We introduce CAFE, a new independent code designed to solve the equations of relativistic ideal magnetohydrodynamics (RMHD) in three dimensions. We present the standard tests for an RMHD code and for the relativistic hydrodynamics regime because we have not reported them before. The tests include the one-dimensional Riemann problems related to blast waves, head-on collisions of streams, and states with transverse velocities, with and without magnetic field, which is aligned or transverse, constant or discontinuous across the initial discontinuity. Among the two-dimensional (2D) and 3D tests without magnetic field, we include the 2D Riemann problem, a one-dimensional shock tube along a diagonal, the high-speed Emery wind tunnel, the Kelvin–Helmholtz (KH) instability, a set of jets, and a 3D spherical blast wave, whereas in the presence of a magnetic field we show the magnetic rotor, the cylindrical explosion, a case of Kelvin–Helmholtz instability, and a 3D magnetic field advection loop. The code uses high-resolution shock-capturing methods, and we present the error analysis for a combination that uses the Harten, Lax, van Leer, and Einfeldt (HLLE) flux formula combined with a linear, piecewise parabolic method and fifth-order weighted essentially nonoscillatory reconstructors. We use the flux-constrained transport and the divergence cleaning methods to control the divergence-free magnetic field constraint.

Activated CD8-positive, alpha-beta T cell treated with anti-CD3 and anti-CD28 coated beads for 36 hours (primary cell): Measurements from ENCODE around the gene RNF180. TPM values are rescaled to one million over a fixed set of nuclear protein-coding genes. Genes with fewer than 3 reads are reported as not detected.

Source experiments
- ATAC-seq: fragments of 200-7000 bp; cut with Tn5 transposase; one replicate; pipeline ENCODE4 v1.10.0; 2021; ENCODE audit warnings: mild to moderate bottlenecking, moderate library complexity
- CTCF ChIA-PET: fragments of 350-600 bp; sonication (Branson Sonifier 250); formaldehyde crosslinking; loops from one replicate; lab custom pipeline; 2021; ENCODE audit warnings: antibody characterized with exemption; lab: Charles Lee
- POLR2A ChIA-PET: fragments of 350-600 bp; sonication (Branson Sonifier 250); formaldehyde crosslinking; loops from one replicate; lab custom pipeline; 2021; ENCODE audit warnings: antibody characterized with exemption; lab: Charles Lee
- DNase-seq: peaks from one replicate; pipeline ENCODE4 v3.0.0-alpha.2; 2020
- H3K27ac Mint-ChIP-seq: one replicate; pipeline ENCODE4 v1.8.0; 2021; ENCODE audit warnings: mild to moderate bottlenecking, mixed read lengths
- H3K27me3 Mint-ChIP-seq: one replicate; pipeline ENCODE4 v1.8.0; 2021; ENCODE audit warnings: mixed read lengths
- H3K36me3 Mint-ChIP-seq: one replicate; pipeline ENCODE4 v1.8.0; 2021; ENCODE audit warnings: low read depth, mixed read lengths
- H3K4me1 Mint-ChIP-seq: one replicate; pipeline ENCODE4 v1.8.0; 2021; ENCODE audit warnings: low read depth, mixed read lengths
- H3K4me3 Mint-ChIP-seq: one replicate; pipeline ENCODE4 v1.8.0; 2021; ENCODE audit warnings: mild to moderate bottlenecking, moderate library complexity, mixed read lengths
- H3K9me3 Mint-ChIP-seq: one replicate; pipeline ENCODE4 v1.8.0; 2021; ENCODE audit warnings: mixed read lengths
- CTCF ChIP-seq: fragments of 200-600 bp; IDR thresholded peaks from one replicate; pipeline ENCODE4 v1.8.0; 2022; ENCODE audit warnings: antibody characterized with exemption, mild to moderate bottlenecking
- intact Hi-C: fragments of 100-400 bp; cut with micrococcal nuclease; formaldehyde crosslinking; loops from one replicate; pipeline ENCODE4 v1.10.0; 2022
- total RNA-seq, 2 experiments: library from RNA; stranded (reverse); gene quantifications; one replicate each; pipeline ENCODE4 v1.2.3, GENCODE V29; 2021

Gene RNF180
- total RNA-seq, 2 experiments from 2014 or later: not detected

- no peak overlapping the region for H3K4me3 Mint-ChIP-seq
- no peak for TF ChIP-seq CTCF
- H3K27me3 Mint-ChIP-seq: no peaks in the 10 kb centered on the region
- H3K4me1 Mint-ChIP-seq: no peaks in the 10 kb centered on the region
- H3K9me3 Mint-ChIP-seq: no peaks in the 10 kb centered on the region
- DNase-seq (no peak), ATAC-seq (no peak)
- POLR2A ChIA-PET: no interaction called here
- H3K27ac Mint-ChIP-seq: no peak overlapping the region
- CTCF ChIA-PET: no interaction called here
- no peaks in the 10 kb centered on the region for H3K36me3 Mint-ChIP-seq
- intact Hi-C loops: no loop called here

14. Experiments with stored relativistic exotic nuclei

    Energy Technology Data Exchange (ETDEWEB)

    Geissel, H.; Radon, T.; Attallah, F. [Gesellschaft fuer Schwerionenforschung mbH, Darmstadt (Germany)] [and others